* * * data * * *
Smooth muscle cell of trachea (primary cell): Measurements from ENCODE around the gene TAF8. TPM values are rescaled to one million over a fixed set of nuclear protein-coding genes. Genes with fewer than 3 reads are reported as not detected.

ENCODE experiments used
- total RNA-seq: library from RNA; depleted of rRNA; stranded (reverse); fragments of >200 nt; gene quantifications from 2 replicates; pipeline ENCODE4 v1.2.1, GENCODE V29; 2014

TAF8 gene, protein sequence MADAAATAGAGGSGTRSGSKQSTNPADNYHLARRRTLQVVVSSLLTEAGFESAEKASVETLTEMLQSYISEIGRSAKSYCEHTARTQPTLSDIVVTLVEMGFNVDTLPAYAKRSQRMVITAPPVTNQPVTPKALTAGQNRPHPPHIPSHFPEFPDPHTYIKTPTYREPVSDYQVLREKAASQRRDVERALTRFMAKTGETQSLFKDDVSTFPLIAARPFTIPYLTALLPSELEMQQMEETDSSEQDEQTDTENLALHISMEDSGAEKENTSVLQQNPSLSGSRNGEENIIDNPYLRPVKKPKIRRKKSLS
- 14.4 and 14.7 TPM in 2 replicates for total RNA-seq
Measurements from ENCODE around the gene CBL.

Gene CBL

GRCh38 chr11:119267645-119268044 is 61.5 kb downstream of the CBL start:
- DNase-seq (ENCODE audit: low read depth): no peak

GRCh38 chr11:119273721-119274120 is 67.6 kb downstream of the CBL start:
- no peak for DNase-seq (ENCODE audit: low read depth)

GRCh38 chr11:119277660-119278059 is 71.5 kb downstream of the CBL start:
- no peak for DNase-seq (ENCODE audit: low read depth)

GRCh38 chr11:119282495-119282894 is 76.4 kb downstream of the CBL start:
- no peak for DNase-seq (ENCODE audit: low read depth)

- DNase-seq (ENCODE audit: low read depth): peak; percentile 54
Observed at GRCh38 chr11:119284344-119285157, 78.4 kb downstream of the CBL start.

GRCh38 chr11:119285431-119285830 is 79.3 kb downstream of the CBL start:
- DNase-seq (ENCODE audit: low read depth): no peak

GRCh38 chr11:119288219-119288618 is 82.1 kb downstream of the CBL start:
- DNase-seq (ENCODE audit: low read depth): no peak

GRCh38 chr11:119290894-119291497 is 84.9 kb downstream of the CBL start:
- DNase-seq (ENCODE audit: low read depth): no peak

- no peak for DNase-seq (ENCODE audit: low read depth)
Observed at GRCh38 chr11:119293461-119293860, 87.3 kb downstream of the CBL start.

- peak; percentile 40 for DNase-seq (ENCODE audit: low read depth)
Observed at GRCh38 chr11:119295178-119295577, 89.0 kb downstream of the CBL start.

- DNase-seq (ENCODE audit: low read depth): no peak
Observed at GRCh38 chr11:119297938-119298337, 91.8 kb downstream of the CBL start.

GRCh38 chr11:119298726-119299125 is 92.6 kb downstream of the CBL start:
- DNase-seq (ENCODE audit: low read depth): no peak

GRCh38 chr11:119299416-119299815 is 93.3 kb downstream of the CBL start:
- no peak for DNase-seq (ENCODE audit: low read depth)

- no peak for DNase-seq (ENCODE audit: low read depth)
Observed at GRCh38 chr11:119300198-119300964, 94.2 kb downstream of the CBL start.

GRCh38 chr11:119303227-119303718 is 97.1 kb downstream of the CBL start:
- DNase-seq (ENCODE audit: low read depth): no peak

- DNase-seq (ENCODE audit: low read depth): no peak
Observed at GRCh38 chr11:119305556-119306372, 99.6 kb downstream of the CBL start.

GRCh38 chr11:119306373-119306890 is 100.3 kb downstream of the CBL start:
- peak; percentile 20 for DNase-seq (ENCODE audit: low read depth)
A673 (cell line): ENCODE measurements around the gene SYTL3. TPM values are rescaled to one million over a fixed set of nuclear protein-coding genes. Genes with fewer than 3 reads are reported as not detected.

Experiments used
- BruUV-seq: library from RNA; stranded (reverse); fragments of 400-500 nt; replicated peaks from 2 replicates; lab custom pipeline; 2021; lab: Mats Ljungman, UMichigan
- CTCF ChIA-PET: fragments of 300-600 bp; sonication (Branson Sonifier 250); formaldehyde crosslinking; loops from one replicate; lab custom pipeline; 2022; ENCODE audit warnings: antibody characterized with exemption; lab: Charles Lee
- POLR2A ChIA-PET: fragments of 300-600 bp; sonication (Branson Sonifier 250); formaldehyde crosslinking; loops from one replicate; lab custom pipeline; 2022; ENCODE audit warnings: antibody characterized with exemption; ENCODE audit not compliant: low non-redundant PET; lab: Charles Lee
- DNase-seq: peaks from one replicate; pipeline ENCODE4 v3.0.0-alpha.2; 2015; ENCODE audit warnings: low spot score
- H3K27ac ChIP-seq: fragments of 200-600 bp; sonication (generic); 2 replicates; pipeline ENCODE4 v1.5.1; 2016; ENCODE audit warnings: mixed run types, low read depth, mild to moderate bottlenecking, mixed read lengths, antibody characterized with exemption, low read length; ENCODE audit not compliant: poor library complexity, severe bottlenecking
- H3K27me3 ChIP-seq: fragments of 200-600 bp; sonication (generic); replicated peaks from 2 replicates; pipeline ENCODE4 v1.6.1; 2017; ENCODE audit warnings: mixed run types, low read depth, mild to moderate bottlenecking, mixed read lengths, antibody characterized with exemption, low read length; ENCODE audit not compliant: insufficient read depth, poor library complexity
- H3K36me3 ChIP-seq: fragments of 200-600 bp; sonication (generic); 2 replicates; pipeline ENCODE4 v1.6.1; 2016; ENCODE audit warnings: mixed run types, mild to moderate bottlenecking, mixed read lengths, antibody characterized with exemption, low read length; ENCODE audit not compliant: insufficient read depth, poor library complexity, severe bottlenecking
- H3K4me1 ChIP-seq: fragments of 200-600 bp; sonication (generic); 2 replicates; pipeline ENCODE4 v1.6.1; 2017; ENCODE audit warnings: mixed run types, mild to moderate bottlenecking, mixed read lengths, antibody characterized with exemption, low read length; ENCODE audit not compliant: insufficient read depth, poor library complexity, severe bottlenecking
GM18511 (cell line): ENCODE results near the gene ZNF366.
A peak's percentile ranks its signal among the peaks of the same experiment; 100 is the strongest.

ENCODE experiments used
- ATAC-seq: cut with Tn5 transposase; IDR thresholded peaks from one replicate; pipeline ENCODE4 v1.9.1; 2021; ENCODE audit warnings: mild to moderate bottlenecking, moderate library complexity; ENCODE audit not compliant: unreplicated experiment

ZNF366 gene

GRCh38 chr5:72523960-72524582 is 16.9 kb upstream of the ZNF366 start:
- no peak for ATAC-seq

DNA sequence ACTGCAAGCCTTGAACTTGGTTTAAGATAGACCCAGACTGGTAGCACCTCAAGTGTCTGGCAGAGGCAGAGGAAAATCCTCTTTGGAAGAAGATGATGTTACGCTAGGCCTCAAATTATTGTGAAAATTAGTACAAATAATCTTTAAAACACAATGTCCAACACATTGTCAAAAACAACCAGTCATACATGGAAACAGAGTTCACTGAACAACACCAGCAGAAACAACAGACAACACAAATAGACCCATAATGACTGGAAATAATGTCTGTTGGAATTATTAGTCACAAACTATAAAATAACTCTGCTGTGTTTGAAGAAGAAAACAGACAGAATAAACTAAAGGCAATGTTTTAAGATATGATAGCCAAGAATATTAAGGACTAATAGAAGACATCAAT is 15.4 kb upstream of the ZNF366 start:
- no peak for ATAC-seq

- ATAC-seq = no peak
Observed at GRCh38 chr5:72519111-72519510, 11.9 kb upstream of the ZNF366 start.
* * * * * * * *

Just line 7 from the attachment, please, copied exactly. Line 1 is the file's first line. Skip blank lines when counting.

Gene CBL